“economic expansion, which is not an end in itself, must give priority to allow mitigation of the disparity in living conditions. It must take place with the participation of all social partners and should result in an improvement in quality as the standard of living. According to the European genius, you will devote special attention to non-material values and goods and to the protection of the natural environment in order to put the progress in the service of man”
India has an Environmental Protection Act that encompasses prevention of air and water pollution, waste management, and forest and wildlife conservation, and action on biological diversity. India also has a national park system.
Peru has a national greenhouse gas inventory system, a general law for the environment with a National Environmental Council that enforces compliance in industries such as fishing, mining, and agriculture, a National Commission on Biodiversity (Peru is one of the countries in the world with the most biodiversity) to comply with the UN Convention on Biological Diversity, and a code on Natural Resources and Environment and the Conservation of Wild Flora and Fauna. The National Agreement (Acuerdo Nacional) of July 2002 sets:
“’Sustainable Development and Environmental Management’ as a national priority. “The National Agreement became the framework for the government’s strategy and consists of 29 policies, including “Sustainable Development and Environmental Management,” as part of the country’s strategy to increase competitiveness and foster economic growth.”]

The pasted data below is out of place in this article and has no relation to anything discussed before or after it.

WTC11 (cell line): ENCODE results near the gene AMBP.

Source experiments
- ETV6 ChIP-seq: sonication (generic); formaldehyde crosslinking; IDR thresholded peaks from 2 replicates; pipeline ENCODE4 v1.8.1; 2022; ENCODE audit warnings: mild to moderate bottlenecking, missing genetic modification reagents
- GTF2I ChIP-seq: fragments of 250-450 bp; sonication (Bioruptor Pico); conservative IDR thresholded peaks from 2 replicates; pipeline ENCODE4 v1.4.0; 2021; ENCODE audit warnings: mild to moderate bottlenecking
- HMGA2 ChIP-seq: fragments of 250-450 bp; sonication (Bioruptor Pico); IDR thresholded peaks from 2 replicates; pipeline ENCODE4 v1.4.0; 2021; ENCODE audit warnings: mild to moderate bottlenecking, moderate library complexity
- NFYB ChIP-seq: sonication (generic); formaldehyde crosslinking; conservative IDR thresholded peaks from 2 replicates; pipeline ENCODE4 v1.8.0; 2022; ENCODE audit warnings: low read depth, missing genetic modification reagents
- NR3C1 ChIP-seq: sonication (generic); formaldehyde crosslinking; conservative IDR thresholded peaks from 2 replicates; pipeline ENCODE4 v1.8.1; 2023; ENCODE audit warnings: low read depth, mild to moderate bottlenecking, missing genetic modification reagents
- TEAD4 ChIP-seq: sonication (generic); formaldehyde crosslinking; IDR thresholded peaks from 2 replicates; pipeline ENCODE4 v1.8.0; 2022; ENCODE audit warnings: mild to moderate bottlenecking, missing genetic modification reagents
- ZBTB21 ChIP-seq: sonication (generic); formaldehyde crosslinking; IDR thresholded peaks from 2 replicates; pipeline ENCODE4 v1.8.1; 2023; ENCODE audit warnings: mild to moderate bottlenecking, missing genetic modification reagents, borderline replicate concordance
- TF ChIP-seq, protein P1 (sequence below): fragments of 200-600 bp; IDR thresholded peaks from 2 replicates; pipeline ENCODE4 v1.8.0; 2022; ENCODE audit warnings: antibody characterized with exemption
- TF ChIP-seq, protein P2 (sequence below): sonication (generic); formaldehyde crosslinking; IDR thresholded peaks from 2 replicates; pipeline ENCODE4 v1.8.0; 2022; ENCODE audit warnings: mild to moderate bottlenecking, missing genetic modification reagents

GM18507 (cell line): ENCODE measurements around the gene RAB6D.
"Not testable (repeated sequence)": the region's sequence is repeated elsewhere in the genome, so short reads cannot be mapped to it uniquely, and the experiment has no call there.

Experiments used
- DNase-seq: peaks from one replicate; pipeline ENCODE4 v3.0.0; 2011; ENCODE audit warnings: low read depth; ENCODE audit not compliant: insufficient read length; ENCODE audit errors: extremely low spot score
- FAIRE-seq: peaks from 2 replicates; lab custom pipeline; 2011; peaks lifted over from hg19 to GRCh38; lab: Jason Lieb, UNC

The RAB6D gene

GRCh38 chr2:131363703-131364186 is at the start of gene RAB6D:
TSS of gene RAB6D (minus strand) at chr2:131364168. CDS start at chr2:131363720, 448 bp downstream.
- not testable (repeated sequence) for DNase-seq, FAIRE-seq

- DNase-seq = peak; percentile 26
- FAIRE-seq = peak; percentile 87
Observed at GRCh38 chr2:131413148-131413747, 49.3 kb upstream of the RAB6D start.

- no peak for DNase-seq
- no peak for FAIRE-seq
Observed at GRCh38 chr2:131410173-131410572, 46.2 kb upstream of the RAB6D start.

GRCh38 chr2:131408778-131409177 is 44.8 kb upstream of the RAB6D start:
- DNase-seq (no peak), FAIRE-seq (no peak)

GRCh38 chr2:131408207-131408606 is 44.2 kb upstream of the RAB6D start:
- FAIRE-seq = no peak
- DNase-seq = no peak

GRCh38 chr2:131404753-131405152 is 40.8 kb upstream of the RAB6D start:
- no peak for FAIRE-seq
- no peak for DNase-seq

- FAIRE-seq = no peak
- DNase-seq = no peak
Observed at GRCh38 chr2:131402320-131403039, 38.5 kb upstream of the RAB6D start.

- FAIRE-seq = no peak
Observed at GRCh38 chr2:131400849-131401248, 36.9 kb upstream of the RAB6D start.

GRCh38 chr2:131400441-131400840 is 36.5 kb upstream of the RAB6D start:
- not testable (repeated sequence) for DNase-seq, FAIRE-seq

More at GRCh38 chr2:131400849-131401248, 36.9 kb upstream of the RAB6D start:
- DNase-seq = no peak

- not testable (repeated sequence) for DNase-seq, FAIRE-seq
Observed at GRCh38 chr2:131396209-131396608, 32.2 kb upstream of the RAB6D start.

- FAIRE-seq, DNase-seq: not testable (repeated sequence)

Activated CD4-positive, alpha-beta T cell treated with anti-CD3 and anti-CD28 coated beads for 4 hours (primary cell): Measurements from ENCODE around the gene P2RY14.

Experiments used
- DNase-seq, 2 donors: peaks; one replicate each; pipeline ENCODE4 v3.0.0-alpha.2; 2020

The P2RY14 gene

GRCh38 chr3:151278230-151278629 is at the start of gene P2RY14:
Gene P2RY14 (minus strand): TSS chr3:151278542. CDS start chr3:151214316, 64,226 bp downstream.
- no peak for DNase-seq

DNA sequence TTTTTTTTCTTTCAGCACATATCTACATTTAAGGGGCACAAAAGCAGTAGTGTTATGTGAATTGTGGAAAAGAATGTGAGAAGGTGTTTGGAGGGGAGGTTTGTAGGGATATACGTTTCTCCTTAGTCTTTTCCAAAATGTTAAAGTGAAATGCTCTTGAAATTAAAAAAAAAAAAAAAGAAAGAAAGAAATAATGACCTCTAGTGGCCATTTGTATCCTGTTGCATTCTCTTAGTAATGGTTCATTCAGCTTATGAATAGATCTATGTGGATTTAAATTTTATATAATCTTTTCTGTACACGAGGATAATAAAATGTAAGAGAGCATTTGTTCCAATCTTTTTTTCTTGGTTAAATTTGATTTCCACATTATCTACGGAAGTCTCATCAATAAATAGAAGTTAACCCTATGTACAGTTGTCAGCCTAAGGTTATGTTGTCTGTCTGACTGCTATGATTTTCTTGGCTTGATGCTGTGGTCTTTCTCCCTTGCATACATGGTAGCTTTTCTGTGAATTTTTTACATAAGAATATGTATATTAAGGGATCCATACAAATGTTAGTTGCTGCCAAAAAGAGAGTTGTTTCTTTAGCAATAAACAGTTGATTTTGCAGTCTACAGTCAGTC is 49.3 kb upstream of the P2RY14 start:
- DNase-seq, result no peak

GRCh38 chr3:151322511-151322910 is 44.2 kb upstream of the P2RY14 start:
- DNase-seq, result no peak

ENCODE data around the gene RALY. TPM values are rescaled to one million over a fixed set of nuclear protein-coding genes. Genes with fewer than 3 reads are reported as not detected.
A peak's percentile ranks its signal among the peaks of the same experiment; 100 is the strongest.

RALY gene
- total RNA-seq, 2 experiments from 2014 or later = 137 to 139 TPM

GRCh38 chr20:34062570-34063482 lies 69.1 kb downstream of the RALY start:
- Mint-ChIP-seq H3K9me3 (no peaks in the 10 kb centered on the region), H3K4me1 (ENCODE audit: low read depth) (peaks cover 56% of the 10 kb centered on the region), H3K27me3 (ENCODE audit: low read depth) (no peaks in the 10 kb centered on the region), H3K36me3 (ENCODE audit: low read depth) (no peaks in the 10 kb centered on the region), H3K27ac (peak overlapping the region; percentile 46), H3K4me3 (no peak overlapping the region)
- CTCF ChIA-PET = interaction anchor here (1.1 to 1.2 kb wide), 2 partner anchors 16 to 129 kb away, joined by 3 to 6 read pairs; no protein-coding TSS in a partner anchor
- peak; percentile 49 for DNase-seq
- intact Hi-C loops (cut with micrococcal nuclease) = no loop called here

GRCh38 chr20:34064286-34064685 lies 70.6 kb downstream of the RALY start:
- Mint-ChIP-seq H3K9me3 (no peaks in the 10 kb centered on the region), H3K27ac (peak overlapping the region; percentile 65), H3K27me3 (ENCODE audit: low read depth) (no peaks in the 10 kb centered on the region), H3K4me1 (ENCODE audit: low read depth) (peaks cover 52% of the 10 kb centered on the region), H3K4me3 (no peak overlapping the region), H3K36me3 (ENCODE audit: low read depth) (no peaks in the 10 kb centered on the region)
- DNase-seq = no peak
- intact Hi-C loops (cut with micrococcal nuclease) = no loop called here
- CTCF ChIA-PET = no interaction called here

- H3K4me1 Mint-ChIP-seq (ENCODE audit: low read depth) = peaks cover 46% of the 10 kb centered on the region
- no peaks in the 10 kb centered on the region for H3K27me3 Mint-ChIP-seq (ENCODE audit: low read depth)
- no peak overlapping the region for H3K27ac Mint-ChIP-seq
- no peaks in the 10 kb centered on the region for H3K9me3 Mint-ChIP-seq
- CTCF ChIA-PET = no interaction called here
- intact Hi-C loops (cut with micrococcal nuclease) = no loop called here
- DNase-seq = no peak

You may have heard of the Bolivian Law of the Rights of Mother Earth, or Ley de Derechos de la Madre Tierra, that gives both Mother Earth and life-systems (which combine human communities and ecosystems) as titleholders of inherent rights specified in the law
[Mother Earth is defined as "...the dynamic living system formed by the indivisible community of all life systems and living beings whom are interrelated, interdependent, and complementary, which share a common destiny.” and “explicitly includes the social, cultural and economic dimensions of human communities.” The law enumerates seven specific rights: the right to life, to the diversity of life, to water, to clean air, to equilibrium, to restoration, and to live free of contamination.
Some of the enforcement mechanisms and structure of the laws, directives, and programs differ, making them stronger in some cases or weaker in others. However, the consciousness behind the development of these policies is, I would posit, is largely the same. It is a human consciousness with the awareness that we are inextricably linked with and to the other animals and plants, the landscapes of our planet, Earth, Mother Earth, Pachamama.]
Often it may have taken tragedies such as the Cuyahoga River fire, the Santa Barbara oil spill, the London Smog of 1952, or the Bhopal Gas accident in India, in order for the people’s representatives to take bold and broad action. However, these representatives, elected by the people, have recognized what many societies have known from ancient times to through industrialization, that we humans are part of a larger, interdependent, biodiverse, whole, living and breathing system. And to reserve our place in it, and protect our existence as a species, we must honor and respect the interconnectedness, wholeness, and sacredness of the entire planet.
The future is ours to create.